Suicide prevention focuses on gun stores
"I was devastated," Demicco recalled. "At the time, I remember saying over and over, 'I just can't believe it.'"
A review of the state medical examiner's records showed that recently purchased firearms were being used in suicides roughly once per month in New Hampshire. Since the string of suicides in 2009, Demicco has joined forces with health professionals and gun dealers in a campaign to help gun stores and firing ranges learn ways to avoid selling or renting a firearm to a suicidal person. The campaign, known as The Gun Shop Project, also encourages gun businesses to share suicide prevention materials with customers.
"It's not that gun owners are more likely to be suicidal or depressed. It's that guns are the most lethal way for someone to take their own life," said Elaine Frank, with the New Hampshire Firearm Safety Coalition. Firearm suicides account for more deaths than all other suicide methods combined and 65 percent of all gun deaths in the U.S., according to figures from 2011 provided by gunpolicy.org, an international group working to reduce gun injuries.
Since the project launched two years ago, groups in 15 states have reached out for guidance or have asked to use its informational posters and brochures. Scott Ridgeway, executive director of the Tennessee Suicide Prevention Network, said his group hopes to distribute those materials to the more than 1,000 gun stores in his state by September. A Maryland gun dealer and an Illinois sheriff's department have also expressed interest in the project, though most of the interest has come from suicide prevention groups.
"When you put suicide prevention in firearm safety terms, it makes it something that's already part of these businesses' mission," said Granger Brown, outreach coordinator for the Tennessee Suicide Prevention Network. "It changes something that could sound like gun control to being about firearm safety."
Project members hope that media attention from their work and the prominence of the national gun debate will help them draw more attention to preventing firearm suicides. They see it as an opportunity for gun makers to be in the spotlight for a positive reason and said they believe if a major gun manufacturer would sponsor their message, suicide prevention could become a standard part of firearm safety training.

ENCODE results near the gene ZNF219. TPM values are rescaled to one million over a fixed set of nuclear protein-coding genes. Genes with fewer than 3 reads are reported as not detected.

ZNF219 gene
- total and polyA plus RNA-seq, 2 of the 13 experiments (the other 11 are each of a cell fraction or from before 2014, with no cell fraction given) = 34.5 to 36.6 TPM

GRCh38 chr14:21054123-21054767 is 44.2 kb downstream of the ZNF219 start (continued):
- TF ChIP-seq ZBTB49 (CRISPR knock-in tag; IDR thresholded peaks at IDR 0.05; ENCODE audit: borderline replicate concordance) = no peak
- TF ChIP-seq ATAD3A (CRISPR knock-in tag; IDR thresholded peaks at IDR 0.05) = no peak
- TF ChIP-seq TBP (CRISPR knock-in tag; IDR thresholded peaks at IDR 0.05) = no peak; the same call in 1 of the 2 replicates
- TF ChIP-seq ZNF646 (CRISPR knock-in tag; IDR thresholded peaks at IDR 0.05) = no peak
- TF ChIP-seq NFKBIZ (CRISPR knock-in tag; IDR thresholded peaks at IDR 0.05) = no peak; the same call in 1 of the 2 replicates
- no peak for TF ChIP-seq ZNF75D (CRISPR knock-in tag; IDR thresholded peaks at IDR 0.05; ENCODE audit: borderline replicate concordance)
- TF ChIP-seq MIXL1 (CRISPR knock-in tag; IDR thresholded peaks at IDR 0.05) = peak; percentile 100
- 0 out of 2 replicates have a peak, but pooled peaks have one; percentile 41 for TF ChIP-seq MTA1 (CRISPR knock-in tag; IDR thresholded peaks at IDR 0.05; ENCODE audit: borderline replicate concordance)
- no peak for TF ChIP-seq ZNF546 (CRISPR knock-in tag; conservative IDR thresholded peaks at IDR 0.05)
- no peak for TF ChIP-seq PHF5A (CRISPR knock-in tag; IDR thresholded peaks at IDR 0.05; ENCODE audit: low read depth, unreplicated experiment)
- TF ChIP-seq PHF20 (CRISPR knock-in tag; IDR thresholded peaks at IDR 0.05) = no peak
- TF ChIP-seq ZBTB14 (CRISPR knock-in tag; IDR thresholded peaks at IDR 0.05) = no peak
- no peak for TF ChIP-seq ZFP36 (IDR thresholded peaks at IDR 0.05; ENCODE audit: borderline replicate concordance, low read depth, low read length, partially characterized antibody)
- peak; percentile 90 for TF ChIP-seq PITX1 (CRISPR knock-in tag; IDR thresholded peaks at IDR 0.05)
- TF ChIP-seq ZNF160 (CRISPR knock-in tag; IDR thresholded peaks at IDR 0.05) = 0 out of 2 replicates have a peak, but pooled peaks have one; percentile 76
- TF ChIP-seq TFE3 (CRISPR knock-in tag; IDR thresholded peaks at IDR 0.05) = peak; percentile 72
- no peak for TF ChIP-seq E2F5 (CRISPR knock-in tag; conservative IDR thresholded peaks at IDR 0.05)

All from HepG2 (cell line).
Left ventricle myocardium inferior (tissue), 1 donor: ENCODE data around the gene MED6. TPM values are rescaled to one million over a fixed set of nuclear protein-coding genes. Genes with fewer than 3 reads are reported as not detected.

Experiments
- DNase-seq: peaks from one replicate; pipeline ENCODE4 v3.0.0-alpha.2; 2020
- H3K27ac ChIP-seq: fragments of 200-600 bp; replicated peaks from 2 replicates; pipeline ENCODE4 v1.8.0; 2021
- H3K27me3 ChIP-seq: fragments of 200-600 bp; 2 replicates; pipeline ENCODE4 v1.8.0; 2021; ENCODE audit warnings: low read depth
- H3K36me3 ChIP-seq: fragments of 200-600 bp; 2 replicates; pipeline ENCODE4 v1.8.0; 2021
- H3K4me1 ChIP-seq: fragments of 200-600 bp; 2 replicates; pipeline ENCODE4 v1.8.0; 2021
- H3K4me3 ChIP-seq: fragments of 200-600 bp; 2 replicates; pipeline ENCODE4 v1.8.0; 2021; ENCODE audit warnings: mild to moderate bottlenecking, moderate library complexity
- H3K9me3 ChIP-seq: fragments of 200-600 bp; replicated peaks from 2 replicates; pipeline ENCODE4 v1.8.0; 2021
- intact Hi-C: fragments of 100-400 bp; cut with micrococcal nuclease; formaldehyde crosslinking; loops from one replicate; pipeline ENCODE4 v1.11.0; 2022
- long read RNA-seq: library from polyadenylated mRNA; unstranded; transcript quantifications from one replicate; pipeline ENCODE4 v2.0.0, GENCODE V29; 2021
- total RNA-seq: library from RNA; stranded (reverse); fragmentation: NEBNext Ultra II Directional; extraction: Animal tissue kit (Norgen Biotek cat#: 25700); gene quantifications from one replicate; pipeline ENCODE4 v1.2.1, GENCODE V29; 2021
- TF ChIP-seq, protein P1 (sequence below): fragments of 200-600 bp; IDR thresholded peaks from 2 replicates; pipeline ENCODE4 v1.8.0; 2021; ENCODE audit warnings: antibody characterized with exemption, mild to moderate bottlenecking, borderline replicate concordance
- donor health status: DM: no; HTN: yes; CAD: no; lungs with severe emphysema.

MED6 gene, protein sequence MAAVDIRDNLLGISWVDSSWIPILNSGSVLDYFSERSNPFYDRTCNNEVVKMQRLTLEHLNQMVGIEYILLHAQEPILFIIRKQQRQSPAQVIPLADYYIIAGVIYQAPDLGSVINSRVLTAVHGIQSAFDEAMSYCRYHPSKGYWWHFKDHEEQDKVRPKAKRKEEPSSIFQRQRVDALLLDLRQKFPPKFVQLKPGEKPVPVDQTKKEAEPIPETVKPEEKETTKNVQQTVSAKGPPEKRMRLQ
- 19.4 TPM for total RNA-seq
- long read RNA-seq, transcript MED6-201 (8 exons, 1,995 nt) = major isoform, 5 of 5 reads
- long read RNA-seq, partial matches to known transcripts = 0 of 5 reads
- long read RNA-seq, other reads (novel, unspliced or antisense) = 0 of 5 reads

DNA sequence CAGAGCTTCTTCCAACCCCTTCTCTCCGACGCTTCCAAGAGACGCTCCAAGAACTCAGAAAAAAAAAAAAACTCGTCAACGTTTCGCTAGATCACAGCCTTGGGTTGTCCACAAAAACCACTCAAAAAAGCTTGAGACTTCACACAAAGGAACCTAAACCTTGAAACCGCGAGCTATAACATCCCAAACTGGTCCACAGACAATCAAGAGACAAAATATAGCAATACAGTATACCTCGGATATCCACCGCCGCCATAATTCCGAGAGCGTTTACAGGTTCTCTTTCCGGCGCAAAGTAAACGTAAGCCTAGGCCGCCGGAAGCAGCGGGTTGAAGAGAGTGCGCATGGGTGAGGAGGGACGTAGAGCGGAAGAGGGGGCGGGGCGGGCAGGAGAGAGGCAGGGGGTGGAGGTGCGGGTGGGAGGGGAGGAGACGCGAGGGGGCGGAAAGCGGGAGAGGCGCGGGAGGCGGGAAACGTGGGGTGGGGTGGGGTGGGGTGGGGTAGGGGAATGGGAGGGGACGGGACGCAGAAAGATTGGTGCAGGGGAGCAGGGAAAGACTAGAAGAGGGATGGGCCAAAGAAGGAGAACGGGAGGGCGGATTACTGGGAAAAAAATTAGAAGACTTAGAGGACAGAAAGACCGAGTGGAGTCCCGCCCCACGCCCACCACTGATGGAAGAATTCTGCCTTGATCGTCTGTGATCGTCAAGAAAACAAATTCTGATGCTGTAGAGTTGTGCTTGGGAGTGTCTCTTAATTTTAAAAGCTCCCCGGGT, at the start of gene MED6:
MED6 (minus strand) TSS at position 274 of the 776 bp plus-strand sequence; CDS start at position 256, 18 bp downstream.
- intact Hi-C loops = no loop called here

"I would love to see the firearm industry take on this issue the same way the alcohol industry has embraced the idea of the designated driver," said Cathy Barber, project member with the Injury Prevention Research Center at Harvard.
One poster for the group shows two men at a kitchen table, one resting his arm on the other's shoulder, their heads bowed. A pistol and magazine sit before them. The poster reads: "Concerned about a family member or friend? Hold on to their guns." It also lists signs of suicidal behavior.
In August 2011, the group mailed their materials to 65 gun shops in New Hampshire. Four months later, the group followed up, dropping by to see if stores were using the materials. Close to half of the shops were.
"The dealers who chose not to participate, I think, in time will see the value in it," Demicco said, adding that they worked hard to make the project's language "nontoxic" to dealers and gun owners for whom suicide remains a controversial topic.
Some who declined to be involved worry that acknowledging the gun industry has a role to play in suicide prevention could be fodder for lawsuits or gun control groups to argue they're not doing enough, Demicco said.
Demicco said his shop has sent people away "madder than hoot owls" when he wouldn't sell them a weapon, but he doesn't recall any formal allegations of discrimination. He said most denials are because a person lacks basic firearm knowledge, but others were denied because something about them gave him or his employees pause. Demicco said his workers were never under any pressure to make sales, but taking on the project has helped his business make better decisions.
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